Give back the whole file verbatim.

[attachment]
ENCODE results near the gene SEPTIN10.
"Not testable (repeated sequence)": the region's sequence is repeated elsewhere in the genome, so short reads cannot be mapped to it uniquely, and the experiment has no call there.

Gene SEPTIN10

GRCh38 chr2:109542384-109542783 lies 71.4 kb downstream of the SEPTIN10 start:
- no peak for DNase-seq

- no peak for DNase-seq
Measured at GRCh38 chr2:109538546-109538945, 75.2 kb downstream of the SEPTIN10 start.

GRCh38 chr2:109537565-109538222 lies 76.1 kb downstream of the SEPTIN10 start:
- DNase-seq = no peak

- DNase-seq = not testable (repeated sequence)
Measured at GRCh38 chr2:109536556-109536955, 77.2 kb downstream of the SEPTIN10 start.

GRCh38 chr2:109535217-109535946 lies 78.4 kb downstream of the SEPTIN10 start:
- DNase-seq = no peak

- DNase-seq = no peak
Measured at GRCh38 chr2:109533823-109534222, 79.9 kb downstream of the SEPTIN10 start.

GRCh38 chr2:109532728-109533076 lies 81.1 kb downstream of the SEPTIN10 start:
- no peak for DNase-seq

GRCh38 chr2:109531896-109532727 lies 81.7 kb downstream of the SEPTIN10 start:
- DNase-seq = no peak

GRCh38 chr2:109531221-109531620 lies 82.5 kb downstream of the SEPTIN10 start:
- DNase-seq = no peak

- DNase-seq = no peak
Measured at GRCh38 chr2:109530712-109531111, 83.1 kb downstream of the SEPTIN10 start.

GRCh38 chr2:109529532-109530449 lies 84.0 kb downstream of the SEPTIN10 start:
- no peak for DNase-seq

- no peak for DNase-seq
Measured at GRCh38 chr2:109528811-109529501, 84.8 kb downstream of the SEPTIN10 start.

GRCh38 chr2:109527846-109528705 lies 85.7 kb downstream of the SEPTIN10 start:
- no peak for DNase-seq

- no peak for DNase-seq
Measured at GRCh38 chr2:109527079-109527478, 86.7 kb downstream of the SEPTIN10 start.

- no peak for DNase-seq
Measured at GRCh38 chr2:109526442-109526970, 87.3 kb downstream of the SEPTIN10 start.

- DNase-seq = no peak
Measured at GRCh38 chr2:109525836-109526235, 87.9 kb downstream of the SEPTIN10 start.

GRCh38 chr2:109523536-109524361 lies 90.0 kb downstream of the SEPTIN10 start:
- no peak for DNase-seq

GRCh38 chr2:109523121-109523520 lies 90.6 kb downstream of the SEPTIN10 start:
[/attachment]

ENCODE results near the gene SEPTIN10.
"Not testable (repeated sequence)": the region's sequence is repeated elsewhere in the genome, so short reads cannot be mapped to it uniquely, and the experiment has no call there.

Gene SEPTIN10

GRCh38 chr2:109542384-109542783 lies 71.4 kb downstream of the SEPTIN10 start:
- no peak for DNase-seq

- no peak for DNase-seq
Measured at GRCh38 chr2:109538546-109538945, 75.2 kb downstream of the SEPTIN10 start.

GRCh38 chr2:109537565-109538222 lies 76.1 kb downstream of the SEPTIN10 start:
- DNase-seq = no peak

- DNase-seq = not testable (repeated sequence)
Measured at GRCh38 chr2:109536556-109536955, 77.2 kb downstream of the SEPTIN10 start.

GRCh38 chr2:109535217-109535946 lies 78.4 kb downstream of the SEPTIN10 start:
- DNase-seq = no peak

- DNase-seq = no peak
Measured at GRCh38 chr2:109533823-109534222, 79.9 kb downstream of the SEPTIN10 start.

GRCh38 chr2:109532728-109533076 lies 81.1 kb downstream of the SEPTIN10 start:
- no peak for DNase-seq

GRCh38 chr2:109531896-109532727 lies 81.7 kb downstream of the SEPTIN10 start:
- DNase-seq = no peak

GRCh38 chr2:109531221-109531620 lies 82.5 kb downstream of the SEPTIN10 start:
- DNase-seq = no peak

- DNase-seq = no peak
Measured at GRCh38 chr2:109530712-109531111, 83.1 kb downstream of the SEPTIN10 start.

GRCh38 chr2:109529532-109530449 lies 84.0 kb downstream of the SEPTIN10 start:
- no peak for DNase-seq

- no peak for DNase-seq
Measured at GRCh38 chr2:109528811-109529501, 84.8 kb downstream of the SEPTIN10 start.

GRCh38 chr2:109527846-109528705 lies 85.7 kb downstream of the SEPTIN10 start:
- no peak for DNase-seq

- no peak for DNase-seq
Measured at GRCh38 chr2:109527079-109527478, 86.7 kb downstream of the SEPTIN10 start.

- no peak for DNase-seq
Measured at GRCh38 chr2:109526442-109526970, 87.3 kb downstream of the SEPTIN10 start.

- DNase-seq = no peak
Measured at GRCh38 chr2:109525836-109526235, 87.9 kb downstream of the SEPTIN10 start.

GRCh38 chr2:109523536-109524361 lies 90.0 kb downstream of the SEPTIN10 start:
- no peak for DNase-seq

GRCh38 chr2:109523121-109523520 lies 90.6 kb downstream of the SEPTIN10 start: